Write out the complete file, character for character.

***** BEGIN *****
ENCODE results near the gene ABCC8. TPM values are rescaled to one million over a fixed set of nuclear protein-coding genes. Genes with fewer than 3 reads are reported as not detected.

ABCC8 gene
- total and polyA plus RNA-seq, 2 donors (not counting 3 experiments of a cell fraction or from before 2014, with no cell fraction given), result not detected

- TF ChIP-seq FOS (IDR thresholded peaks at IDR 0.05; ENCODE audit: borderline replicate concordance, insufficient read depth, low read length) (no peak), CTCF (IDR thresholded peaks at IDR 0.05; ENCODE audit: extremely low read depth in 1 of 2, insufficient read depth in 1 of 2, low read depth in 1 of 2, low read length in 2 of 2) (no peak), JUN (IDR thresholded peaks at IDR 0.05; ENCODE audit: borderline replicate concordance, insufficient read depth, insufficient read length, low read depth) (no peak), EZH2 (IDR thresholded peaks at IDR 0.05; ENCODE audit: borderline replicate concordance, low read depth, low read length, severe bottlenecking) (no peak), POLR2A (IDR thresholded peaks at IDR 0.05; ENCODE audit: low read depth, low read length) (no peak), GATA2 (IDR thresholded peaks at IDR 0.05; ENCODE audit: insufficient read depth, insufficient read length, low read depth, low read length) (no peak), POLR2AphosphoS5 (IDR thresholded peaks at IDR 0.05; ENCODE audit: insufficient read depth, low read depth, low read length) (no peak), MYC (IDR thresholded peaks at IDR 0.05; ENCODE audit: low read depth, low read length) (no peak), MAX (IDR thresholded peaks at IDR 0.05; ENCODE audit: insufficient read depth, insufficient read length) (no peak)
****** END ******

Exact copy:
ENCODE results near the gene ABCC8. TPM values are rescaled to one million over a fixed set of nuclear protein-coding genes. Genes with fewer than 3 reads are reported as not detected.

ABCC8 gene
- total and polyA plus RNA-seq, 2 donors (not counting 3 experiments of a cell fraction or from before 2014, with no cell fraction given), result not detected

- TF ChIP-seq FOS (IDR thresholded peaks at IDR 0.05; ENCODE audit: borderline replicate concordance, insufficient read depth, low read length) (no peak), CTCF (IDR thresholded peaks at IDR 0.05; ENCODE audit: extremely low read depth in 1 of 2, insufficient read depth in 1 of 2, low read depth in 1 of 2, low read length in 2 of 2) (no peak), JUN (IDR thresholded peaks at IDR 0.05; ENCODE audit: borderline replicate concordance, insufficient read depth, insufficient read length, low read depth) (no peak), EZH2 (IDR thresholded peaks at IDR 0.05; ENCODE audit: borderline replicate concordance, low read depth, low read length, severe bottlenecking) (no peak), POLR2A (IDR thresholded peaks at IDR 0.05; ENCODE audit: low read depth, low read length) (no peak), GATA2 (IDR thresholded peaks at IDR 0.05; ENCODE audit: insufficient read depth, insufficient read length, low read depth, low read length) (no peak), POLR2AphosphoS5 (IDR thresholded peaks at IDR 0.05; ENCODE audit: insufficient read depth, low read depth, low read length) (no peak), MYC (IDR thresholded peaks at IDR 0.05; ENCODE audit: low read depth, low read length) (no peak), MAX (IDR thresholded peaks at IDR 0.05; ENCODE audit: insufficient read depth, insufficient read length) (no peak)